Drag performances are a form of cultural expression and the equation of drag performances to child grooming is based on the homophobic and transphobic belief that gender diversity is inherently dangerous to children. The court accepted that the term “groomer” has come to function as a slur against drag performers and 2SLGBTQI people more broadly.
The court’s decision finds the use of the “groomer” slur against drag performers to be rhetoric based on hurtful and hateful myths and stereotypes
This is an important decision for 2SLGBTQI communities that comes at a time when we are facing unprecedented levels of hate, harassment, and violence fuelled by the spread of misinformation and disinformation. As noted in the court’s decision, the term “groomer” is a slur used against drag performers that is “rhetoric based on hurtful, and hateful myths and stereotypes…”
This decision represents the significant finding that calling drag performers “groomers” is an accusation of child sexual abuse and that people targeted by that accusation have the right to take legal action to protect their reputations.
Credits and Source: Egale Canada
Tribunal ruled that the Workplace Safety Insurance Board (WSIB) has been illegally reducing compensation of racialized injured migrant workers for decades.
Last week, the Workplace Safety and Insurance Appeals Tribunal ruled that the Workplace Safety Insurance Board (WSIB) has been illegally reducing compensation of racialized injured migrant workers for decades. In an extensive ruling that took official notice of the institutional racism that migrant farm workers face, the Tribunal determined that the WSIB’s practice of ending compensation to migrant farm workers was illegal, and reinstated Loss of Earnings compensation to a group of four permanently injured migrant workers from Jamaica.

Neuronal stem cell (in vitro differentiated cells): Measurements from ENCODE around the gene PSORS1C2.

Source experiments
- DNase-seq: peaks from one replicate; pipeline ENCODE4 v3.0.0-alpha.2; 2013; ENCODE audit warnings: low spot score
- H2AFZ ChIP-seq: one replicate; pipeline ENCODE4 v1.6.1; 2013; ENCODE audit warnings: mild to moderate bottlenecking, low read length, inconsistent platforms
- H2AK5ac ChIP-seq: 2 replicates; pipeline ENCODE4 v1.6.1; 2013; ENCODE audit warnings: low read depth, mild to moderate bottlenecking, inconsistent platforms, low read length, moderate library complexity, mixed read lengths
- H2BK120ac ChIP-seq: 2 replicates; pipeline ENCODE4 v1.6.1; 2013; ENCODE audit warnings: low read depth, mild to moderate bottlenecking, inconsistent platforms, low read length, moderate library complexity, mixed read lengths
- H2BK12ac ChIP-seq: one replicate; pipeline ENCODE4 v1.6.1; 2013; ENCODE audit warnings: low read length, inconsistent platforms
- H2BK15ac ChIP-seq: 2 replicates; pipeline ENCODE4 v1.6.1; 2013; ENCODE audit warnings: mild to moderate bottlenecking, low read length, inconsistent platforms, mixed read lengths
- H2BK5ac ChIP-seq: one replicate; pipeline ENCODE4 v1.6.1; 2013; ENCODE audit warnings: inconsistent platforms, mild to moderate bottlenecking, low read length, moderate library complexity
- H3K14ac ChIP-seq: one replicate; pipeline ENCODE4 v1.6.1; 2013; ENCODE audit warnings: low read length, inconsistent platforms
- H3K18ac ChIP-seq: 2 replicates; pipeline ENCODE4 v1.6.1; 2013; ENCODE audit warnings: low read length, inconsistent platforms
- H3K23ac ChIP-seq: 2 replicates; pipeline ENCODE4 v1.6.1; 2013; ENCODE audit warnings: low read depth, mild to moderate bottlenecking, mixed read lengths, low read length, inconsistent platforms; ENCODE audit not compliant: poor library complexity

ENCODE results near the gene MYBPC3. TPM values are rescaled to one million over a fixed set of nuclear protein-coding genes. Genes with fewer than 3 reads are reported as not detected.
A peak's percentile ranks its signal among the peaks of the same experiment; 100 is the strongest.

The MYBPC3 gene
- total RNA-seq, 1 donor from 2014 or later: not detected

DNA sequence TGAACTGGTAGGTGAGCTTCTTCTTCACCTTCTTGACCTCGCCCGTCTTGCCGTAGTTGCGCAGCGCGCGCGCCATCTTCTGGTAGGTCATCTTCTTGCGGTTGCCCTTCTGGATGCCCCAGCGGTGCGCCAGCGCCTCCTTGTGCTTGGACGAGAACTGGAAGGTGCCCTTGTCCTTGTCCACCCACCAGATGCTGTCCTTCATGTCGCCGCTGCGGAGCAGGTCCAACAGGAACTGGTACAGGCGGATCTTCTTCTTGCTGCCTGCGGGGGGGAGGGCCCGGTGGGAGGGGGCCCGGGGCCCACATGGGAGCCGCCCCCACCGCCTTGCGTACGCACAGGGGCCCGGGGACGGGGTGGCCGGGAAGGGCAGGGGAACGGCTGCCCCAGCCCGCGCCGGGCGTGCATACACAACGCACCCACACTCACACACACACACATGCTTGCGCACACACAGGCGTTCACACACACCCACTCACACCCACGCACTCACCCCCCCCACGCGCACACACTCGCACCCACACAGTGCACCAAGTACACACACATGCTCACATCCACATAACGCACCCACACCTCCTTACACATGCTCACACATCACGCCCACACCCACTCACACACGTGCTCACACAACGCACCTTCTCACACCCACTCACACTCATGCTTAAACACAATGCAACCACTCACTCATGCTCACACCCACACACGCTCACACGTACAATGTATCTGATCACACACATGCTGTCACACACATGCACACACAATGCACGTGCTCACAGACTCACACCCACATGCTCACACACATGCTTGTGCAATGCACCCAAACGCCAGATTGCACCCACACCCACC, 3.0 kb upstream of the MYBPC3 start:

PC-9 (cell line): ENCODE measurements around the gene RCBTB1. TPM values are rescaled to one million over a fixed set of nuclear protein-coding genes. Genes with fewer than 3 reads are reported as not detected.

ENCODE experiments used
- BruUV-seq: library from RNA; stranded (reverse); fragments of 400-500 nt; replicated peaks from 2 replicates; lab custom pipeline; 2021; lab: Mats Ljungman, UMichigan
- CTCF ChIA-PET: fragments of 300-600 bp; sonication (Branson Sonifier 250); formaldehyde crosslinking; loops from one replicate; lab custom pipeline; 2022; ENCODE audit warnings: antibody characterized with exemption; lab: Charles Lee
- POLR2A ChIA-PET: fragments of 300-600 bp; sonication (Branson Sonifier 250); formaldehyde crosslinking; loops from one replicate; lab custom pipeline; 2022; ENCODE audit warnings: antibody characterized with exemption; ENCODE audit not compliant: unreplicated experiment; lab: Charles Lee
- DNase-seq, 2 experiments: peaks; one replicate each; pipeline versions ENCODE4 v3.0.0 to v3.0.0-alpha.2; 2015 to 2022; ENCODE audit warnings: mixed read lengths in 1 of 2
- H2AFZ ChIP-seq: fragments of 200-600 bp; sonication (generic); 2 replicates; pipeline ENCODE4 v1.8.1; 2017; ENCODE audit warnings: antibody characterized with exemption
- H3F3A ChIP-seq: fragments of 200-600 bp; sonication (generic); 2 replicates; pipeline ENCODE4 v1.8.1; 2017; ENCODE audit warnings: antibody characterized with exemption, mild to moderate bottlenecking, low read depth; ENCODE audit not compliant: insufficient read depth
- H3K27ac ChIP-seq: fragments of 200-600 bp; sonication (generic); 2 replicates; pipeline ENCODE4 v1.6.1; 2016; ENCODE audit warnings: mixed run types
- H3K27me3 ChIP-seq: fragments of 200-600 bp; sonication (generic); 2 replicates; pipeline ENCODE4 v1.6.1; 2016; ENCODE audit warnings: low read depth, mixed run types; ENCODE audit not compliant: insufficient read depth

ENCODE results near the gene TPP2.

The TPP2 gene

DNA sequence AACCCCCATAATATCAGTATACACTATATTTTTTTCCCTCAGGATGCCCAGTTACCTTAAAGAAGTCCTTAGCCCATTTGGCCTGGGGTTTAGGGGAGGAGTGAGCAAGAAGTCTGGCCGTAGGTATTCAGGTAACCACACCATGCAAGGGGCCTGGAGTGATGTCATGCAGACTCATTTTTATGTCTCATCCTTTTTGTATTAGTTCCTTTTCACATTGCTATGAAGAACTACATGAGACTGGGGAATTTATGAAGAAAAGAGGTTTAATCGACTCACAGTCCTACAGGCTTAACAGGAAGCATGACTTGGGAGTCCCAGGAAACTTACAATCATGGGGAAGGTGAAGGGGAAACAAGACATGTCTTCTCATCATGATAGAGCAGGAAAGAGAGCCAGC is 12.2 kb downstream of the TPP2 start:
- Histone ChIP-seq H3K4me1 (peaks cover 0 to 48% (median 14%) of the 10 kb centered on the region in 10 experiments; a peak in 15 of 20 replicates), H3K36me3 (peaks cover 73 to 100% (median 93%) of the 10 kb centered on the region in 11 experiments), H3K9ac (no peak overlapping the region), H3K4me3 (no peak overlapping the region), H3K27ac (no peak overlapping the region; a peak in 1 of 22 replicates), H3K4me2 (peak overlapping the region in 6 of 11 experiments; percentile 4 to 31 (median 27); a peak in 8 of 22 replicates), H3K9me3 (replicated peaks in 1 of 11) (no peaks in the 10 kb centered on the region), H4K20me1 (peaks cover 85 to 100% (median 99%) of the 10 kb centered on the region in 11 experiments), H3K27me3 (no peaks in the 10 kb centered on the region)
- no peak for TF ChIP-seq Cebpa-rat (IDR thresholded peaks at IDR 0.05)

The ruling stems from a WSIB practice that reduces partially injured migrant workers’ Loss of Earnings benefits after 12 weeks by pretending they can earn income from suitable work in Ontario even though such work is not available to injured migrants.
Leroy Thomas is one of the appellants. As a participant on the Seasonal Agricultural Workers Program (SAWP), Thomas left his young family in Jamaica to work the fields in Ontario for up to 8 months a year.